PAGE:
Review of ProTasker: Good Choice for Your Project Needs?
written by: Linda Richter
• edited by: Michele McDonough
• updated: 12/16/2011
ProTasker is a web-based project management product that promises to streamline your tasks and facilitate communication between staff, even if they work in different geographic locations. If you operate on a server, your out-based employees and also your clients can log in. Let's check it out.
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Launching ProTasker was simple. Because it’s web based, there was no download of a product. I signed up for a free trial, and it’s necessary to input your payment information even though you won’t be charged for 60 days. During the sign-up process you’ll be asked to enter a subdomain name, so think ahead of time what you want to choose.
ProTasker immediately put me into the introductory portal, but I logged off the Internet (as I always do whenever I’ve just entered payment information). When I signed back on, it took me a few minutes to realize that there was no login page for ProTasker. Once I entered my subdomain name in my Internet search bar, I was in.
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Exploring the Dashboard
Your first view of ProTasker is the project dashboard, which displays an overview of your projects. As a newbie I didn’t have any projects and I wasn’t quite certain what to do. Then I noticed a little yellow megaphone that says “Help"—so I clicked on it, and a video opened to show me how to get started. Ta da!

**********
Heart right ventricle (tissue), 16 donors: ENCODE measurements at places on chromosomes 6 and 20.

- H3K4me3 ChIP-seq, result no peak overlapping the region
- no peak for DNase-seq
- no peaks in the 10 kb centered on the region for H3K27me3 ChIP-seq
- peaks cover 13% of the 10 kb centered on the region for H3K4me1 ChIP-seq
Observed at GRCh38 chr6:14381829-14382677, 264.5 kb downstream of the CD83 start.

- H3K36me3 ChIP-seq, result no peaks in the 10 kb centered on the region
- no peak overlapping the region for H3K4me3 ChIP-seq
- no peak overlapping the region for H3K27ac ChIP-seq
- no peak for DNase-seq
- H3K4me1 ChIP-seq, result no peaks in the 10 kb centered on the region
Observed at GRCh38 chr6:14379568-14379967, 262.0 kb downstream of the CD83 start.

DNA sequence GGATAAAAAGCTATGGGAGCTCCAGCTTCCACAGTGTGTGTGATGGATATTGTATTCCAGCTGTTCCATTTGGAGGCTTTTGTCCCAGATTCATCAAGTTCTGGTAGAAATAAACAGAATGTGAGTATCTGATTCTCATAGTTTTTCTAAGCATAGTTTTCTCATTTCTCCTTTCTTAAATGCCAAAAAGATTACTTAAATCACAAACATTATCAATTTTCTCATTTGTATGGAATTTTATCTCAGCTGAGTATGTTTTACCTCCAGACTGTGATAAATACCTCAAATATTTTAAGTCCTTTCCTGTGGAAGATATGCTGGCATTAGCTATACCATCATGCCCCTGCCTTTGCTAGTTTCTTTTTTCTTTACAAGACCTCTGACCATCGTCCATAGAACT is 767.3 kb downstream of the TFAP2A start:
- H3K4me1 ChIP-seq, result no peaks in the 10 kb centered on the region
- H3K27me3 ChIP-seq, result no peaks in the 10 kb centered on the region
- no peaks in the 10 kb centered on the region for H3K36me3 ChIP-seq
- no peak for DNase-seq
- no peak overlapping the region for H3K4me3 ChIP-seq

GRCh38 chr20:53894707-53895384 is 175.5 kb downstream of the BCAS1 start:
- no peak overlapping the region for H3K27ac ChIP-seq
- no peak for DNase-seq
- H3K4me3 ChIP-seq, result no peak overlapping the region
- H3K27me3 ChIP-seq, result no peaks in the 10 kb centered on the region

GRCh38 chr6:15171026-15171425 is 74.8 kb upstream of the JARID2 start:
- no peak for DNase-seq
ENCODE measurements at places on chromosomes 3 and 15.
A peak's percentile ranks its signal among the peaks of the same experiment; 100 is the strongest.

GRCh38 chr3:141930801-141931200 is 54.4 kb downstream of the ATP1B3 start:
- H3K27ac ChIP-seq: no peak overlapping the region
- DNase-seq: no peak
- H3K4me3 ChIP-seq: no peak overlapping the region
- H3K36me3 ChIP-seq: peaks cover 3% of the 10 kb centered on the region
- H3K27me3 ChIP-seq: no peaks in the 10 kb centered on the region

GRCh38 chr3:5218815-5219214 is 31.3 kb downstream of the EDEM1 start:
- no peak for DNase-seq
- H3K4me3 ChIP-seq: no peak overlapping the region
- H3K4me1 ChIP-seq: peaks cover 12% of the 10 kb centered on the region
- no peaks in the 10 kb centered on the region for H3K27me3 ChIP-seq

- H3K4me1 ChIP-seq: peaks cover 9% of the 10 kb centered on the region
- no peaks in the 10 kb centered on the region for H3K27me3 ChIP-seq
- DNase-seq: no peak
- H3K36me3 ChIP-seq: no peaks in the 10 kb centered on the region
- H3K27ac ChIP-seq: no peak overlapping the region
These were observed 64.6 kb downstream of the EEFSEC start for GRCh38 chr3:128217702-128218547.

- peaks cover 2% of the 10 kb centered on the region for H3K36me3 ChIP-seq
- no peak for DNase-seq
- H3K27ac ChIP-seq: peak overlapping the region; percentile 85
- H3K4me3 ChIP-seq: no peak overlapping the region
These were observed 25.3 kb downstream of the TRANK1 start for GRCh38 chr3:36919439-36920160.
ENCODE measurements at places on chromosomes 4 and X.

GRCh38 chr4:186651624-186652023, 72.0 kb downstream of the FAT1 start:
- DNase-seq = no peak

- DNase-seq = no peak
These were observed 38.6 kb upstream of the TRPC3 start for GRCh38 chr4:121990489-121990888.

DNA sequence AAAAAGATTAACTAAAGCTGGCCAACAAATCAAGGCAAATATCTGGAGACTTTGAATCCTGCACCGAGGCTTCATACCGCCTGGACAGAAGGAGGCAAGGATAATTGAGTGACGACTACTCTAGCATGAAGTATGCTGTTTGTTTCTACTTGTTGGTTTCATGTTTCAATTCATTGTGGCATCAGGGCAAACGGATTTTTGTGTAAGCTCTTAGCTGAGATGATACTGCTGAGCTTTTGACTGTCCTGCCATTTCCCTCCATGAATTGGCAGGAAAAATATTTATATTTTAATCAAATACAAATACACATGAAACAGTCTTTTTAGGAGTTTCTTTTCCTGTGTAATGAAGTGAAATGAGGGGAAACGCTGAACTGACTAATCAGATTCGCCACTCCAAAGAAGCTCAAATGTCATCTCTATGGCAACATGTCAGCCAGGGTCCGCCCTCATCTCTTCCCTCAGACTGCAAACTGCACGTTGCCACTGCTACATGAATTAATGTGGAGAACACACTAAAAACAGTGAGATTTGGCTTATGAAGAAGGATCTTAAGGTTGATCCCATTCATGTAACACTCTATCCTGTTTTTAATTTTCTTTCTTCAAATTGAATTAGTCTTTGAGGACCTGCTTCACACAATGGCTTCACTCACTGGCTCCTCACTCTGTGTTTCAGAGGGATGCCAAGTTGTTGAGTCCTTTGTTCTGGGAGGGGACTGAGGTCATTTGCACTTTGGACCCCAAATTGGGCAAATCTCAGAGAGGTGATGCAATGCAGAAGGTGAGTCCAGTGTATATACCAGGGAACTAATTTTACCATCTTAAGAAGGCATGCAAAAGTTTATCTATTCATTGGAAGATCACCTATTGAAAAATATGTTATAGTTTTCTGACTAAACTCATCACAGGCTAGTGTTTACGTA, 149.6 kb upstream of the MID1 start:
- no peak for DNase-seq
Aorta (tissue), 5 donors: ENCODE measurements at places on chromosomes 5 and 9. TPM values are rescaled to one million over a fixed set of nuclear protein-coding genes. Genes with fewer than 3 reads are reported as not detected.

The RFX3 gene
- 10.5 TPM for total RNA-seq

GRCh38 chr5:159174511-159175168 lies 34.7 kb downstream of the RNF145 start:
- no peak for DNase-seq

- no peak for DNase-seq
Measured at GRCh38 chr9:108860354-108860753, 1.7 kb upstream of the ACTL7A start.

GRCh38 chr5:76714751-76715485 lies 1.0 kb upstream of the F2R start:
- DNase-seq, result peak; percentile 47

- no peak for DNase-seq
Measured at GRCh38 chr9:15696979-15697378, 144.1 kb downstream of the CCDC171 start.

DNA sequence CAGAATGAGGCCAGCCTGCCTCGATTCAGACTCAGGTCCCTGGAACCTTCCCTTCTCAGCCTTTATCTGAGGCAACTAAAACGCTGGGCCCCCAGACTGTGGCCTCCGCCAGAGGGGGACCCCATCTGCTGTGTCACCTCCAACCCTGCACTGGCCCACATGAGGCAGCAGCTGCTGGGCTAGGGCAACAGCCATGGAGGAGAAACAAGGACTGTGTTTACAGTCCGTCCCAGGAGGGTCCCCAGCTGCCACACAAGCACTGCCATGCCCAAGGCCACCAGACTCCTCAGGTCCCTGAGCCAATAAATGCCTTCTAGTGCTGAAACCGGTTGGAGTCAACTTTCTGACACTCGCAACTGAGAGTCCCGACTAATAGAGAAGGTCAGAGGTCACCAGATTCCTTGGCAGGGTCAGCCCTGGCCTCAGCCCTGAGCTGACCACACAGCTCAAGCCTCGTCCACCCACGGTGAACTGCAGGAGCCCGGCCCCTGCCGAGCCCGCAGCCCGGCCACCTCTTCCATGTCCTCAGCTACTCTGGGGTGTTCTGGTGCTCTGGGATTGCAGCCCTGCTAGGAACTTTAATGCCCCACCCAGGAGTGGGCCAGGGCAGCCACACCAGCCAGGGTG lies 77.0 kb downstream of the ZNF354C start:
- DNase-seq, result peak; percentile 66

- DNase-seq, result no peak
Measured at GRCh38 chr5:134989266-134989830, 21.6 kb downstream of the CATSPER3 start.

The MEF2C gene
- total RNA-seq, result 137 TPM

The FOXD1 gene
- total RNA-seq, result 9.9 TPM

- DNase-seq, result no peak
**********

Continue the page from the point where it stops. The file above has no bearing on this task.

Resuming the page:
The big question I had after I watched the video was a rephrasing of that age-old dilemma—what came first, the chicken or the egg? In this case, my problem was what came first, the project, the contacts, or the tasks? I entered the name of my first project—Accreditation Site Visit. (Yes, if you’ve checked out my MS Project tutorials, you’ll be familiar with it.) But I could not enter a client contact, and I could not choose a category or a project tag. The only employee name in the drop-down list was mine.
Once again, I clicked on the yellow megaphone, and I was directed to click Edit Settings at the top of the screen. From there you move to an overview screen with a list of categories on the left-hand side.
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Manage Clients. This is the first category under My Account, and there I was able to add new clients. I added several. You can click on the name of the sample client, and off to the right you’ll see a screwdriver and wrench logo—that’s how you edit client information. You'll see that logo throughout the product.
Project Categories. Selecting this heading opened the Project Category screen, where Sample was the only available category. I was able to choose “add new" and created both Short-Term and Recurring categories as potential categories for my projects. You can change the name of a category by clicking on it and typing in a new tag.
Project Tags. Creating project tags that you can attach to various projects will come in handy later as unique task identifiers. I renamed the sample in the project tag screen, and then I added several pertinent to the function of a healthcare facility.
Project Status Definitions. Initially, your choices are Complete, In Progress, and On Hold. I added a fourth category for Scheduled, Not Started. I then chose that as my default project status, so that any project I begin will show as scheduled, not started.
Task Status Definitions. The preset definitions were Complete and In Progress, so I added Pending. You will notice in the image that you can choose Selectable by Project Manager, Notify PM When Status Is Changed to This Value, or Assign Task to PM When Status Is Changed to This Value.